■ President-elect Donald J. Trump wrote on Twitter that a dossier of unsubstantiated Russian dirt on him was “fake news” and “a total political witch hunt.”

■ Democrats are already seeking classified briefings on the dossier’s conclusions and validity.

■ A key Republican senator is pressing to slow down his party’s effort to repeal the Affordable Care Act.

From the moment the unsubstantiated but explosive intelligence report hit the internet, the questions arose: When and what would Mr. Trump tweet?

Shortly after 8:15 p.m. on Tuesday, the world had its answer.

Mr. Trump’s longtime lawyer and sometimes spokesman, Michael Cohen, followed with his own defense, a possibly ill-advised reference to Page 18 of the dossier, which alleges a secret meeting between Mr. Cohen and Russian intelligence agents in Prague — not something the Trump team wants attention on.

Mr. Trump retweeted that, as well.

Kellyanne Conway, a senior adviser to Mr. Trump, took another tack. Asked by the late-night talk show host Seth Meyers about the briefing intelligence officials had given Mr. Trump on the matter, she said she was not aware that he had been briefed.

Questions continue to swirl about the validity of the dossier alleging that Russian intelligence has deeply compromising material on the man who is about to be commander in chief. But its wide circulation has already had an impact.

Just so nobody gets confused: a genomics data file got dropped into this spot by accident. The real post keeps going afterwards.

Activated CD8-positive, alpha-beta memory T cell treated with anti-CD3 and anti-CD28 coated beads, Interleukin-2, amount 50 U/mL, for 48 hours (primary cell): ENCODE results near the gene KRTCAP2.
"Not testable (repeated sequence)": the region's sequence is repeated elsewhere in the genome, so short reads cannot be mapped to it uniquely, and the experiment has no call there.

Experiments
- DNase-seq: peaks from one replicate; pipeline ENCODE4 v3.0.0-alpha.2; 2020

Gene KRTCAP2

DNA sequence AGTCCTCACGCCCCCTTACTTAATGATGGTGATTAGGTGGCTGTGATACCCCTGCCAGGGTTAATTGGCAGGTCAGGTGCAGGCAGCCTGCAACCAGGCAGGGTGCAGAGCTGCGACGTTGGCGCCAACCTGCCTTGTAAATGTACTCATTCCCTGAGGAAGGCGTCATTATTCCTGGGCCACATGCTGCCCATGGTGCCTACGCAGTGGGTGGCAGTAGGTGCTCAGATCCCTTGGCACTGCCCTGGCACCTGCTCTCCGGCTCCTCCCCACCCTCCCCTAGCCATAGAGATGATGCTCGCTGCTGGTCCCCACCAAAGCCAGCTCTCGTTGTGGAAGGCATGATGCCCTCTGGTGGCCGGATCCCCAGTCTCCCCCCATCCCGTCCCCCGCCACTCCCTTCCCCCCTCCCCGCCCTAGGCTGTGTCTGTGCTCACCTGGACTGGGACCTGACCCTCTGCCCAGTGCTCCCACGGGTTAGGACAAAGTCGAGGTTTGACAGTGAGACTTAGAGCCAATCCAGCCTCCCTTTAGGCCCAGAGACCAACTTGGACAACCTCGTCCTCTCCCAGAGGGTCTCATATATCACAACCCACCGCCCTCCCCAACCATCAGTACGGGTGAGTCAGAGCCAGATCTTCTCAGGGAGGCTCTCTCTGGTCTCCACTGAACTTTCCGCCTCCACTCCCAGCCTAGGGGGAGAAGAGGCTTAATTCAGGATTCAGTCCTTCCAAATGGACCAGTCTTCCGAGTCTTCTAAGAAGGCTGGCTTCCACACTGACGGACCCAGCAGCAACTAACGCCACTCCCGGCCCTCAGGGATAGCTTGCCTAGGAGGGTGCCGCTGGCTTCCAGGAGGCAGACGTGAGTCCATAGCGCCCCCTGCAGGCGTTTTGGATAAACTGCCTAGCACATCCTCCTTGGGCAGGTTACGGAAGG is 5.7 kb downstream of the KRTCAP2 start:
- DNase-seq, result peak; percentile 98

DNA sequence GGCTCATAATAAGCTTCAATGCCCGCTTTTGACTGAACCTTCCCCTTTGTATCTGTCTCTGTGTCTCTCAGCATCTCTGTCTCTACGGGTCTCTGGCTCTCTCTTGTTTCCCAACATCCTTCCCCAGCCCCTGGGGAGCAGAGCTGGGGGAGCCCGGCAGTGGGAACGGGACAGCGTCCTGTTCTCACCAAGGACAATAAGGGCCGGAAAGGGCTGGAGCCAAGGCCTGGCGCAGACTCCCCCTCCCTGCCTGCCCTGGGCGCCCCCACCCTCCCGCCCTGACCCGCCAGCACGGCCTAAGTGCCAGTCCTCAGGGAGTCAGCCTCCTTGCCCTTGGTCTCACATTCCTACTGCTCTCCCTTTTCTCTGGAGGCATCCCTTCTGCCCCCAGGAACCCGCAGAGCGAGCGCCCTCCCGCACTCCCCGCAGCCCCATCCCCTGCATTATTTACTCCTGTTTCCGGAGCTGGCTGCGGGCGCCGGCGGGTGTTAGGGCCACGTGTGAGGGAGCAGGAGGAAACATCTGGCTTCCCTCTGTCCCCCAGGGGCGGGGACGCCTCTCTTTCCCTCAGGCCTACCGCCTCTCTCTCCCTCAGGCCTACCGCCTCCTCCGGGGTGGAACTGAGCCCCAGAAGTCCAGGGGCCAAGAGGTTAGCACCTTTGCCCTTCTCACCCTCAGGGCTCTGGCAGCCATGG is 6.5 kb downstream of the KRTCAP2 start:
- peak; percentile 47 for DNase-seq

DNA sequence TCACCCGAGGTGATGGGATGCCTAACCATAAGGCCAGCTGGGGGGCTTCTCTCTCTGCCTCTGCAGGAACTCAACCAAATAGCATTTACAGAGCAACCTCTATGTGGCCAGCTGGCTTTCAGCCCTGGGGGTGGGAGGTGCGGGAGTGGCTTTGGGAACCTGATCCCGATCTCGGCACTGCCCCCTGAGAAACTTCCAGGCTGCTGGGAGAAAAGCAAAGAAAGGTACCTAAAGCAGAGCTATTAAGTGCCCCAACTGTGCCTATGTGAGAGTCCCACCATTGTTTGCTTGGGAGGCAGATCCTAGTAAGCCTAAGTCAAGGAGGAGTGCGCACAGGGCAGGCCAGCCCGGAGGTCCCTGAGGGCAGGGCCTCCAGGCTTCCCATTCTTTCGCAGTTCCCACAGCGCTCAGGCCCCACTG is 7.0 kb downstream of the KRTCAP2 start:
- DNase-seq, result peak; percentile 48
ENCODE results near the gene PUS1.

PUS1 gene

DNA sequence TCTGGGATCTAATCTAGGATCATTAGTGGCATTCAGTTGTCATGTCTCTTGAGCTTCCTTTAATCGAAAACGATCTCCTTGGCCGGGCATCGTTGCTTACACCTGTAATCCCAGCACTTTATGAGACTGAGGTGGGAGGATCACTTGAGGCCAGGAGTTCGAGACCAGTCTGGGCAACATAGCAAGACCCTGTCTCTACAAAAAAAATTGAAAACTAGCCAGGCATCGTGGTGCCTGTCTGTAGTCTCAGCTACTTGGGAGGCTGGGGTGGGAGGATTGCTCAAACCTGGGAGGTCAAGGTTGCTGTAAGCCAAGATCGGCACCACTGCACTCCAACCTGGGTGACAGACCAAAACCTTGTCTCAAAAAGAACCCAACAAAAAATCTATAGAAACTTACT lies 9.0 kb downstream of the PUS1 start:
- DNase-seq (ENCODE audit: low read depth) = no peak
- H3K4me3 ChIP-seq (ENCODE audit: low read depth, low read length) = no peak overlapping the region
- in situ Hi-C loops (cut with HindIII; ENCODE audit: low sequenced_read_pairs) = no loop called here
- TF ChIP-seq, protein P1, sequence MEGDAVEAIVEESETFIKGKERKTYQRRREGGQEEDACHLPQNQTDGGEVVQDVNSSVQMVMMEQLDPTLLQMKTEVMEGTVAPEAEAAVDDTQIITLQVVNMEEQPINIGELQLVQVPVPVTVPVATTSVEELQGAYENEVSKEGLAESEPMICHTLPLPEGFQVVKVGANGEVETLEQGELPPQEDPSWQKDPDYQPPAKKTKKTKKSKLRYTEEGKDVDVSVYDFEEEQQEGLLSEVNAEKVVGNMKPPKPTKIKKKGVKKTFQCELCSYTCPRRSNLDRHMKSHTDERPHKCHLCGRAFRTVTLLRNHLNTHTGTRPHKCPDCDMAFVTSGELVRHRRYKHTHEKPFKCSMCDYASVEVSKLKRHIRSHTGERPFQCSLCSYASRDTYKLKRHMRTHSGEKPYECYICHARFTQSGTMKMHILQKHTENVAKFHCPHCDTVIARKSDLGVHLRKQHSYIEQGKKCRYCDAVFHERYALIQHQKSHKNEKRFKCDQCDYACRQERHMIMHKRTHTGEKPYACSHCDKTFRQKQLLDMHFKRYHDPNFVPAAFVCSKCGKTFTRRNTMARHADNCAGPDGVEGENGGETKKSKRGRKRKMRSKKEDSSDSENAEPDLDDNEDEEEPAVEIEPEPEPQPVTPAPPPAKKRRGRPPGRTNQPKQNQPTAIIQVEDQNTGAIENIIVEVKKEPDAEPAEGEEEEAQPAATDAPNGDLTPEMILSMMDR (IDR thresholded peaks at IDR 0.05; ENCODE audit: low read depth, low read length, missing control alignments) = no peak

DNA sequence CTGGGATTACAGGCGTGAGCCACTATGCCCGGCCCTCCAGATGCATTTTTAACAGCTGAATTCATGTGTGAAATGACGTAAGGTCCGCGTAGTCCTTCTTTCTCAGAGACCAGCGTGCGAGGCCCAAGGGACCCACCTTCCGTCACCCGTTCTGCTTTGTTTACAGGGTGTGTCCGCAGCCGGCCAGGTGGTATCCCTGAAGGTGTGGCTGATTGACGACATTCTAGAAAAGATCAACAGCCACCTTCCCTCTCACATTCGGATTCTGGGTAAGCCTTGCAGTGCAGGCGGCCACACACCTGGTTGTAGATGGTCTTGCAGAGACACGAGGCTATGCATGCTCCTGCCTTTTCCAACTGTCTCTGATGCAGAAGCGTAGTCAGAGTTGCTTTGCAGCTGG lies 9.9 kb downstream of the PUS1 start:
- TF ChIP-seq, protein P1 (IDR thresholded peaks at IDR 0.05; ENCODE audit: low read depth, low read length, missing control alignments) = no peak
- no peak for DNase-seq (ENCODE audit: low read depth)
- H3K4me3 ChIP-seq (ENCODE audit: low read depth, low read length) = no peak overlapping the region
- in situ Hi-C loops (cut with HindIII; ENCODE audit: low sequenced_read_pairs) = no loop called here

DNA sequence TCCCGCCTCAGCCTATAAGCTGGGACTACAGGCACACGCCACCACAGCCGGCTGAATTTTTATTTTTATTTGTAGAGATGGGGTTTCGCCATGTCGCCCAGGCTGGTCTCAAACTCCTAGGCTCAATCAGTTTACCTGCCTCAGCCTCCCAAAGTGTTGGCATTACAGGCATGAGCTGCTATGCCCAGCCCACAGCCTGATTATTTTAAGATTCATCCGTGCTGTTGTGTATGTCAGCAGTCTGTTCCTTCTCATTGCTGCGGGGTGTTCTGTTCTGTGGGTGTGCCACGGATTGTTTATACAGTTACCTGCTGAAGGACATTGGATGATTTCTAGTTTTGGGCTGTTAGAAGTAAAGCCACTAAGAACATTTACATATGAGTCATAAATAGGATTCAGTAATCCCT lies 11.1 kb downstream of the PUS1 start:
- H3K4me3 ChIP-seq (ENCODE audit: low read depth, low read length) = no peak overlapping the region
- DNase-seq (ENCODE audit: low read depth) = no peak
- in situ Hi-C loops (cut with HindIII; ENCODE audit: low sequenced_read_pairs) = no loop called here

On Tuesday night, Representative Brad Sherman, Democrat of California, asked President Obama for a classified briefing on “the compromising information Russia has obtained regarding President-elect Donald Trump.”

His request will not be the last.

Mr. Trump may be demanding an immediate repeal of the Affordable Care Act and a simultaneous enactment of a Republican replacement — and the House speaker, Paul D. Ryan, may be concurring with that rush — but one senator is not on board. And he is an important one.

Senator Lamar Alexander of Tennessee, chairman of the Senate Health, Education, Labor and Pensions Committee, addressed the headlong rush on Tuesday night. “The American people deserve health care reform that’s done in the right way, for the right reasons, in the right amount of time,” he said. “It’s not about developing a quick fix. It’s about working toward long-term solutions that work for everyone.”

That is significant. If, as expected, Congress passes parliamentary language in the coming days to protect repeal legislation from a Democratic filibuster, four committees will be empowered to draft the actual bill. Mr. Alexander leads one of those committees.